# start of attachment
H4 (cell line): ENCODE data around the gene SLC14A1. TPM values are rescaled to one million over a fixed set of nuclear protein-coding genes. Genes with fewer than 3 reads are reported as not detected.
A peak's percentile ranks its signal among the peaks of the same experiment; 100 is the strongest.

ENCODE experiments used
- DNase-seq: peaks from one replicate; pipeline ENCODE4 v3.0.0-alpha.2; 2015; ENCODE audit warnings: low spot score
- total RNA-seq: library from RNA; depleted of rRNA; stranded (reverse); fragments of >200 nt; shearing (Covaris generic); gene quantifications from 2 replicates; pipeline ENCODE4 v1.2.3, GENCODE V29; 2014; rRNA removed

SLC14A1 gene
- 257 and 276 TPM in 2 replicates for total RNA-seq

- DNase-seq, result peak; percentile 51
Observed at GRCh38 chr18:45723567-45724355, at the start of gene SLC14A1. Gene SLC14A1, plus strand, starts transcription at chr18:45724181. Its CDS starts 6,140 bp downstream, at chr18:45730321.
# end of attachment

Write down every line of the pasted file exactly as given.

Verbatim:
H4 (cell line): ENCODE data around the gene SLC14A1. TPM values are rescaled to one million over a fixed set of nuclear protein-coding genes. Genes with fewer than 3 reads are reported as not detected.
A peak's percentile ranks its signal among the peaks of the same experiment; 100 is the strongest.

ENCODE experiments used
- DNase-seq: peaks from one replicate; pipeline ENCODE4 v3.0.0-alpha.2; 2015; ENCODE audit warnings: low spot score
- total RNA-seq: library from RNA; depleted of rRNA; stranded (reverse); fragments of >200 nt; shearing (Covaris generic); gene quantifications from 2 replicates; pipeline ENCODE4 v1.2.3, GENCODE V29; 2014; rRNA removed

SLC14A1 gene
- 257 and 276 TPM in 2 replicates for total RNA-seq

- DNase-seq, result peak; percentile 51
Observed at GRCh38 chr18:45723567-45724355, at the start of gene SLC14A1. Gene SLC14A1, plus strand, starts transcription at chr18:45724181. Its CDS starts 6,140 bp downstream, at chr18:45730321.